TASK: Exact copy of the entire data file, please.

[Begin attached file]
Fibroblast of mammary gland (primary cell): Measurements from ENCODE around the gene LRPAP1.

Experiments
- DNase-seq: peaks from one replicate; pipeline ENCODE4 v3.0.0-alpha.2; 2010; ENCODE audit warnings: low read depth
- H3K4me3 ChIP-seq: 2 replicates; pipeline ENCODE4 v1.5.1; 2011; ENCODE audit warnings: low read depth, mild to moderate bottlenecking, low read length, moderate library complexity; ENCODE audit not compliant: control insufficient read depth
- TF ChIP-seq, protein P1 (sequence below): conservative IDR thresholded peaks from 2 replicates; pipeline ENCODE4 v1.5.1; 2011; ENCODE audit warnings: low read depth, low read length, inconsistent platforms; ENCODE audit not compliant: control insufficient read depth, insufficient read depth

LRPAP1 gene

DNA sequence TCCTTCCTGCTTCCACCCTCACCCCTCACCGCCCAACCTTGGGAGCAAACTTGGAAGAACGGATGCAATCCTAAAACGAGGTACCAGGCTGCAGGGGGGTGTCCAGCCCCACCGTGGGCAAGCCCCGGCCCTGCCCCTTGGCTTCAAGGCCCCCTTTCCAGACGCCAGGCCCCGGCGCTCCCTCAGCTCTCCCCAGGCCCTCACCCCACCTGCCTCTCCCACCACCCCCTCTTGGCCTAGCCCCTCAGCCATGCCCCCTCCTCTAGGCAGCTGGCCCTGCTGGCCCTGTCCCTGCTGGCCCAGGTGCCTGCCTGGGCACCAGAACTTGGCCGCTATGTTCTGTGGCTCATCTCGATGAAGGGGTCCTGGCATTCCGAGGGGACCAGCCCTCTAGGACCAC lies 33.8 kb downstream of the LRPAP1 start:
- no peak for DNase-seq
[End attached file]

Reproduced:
Fibroblast of mammary gland (primary cell): Measurements from ENCODE around the gene LRPAP1.

Experiments
- DNase-seq: peaks from one replicate; pipeline ENCODE4 v3.0.0-alpha.2; 2010; ENCODE audit warnings: low read depth
- H3K4me3 ChIP-seq: 2 replicates; pipeline ENCODE4 v1.5.1; 2011; ENCODE audit warnings: low read depth, mild to moderate bottlenecking, low read length, moderate library complexity; ENCODE audit not compliant: control insufficient read depth
- TF ChIP-seq, protein P1 (sequence below): conservative IDR thresholded peaks from 2 replicates; pipeline ENCODE4 v1.5.1; 2011; ENCODE audit warnings: low read depth, low read length, inconsistent platforms; ENCODE audit not compliant: control insufficient read depth, insufficient read depth

LRPAP1 gene

DNA sequence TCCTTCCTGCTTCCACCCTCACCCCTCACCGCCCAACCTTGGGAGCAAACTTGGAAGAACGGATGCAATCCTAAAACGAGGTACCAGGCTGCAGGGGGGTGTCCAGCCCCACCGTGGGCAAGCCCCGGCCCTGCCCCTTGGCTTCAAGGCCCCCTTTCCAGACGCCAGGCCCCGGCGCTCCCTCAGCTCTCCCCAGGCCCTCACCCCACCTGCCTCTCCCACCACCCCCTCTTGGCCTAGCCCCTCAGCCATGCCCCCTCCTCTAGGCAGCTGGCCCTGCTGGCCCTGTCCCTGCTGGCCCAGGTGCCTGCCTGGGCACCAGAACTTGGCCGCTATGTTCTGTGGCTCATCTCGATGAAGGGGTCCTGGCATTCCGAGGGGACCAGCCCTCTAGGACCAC lies 33.8 kb downstream of the LRPAP1 start:
- no peak for DNase-seq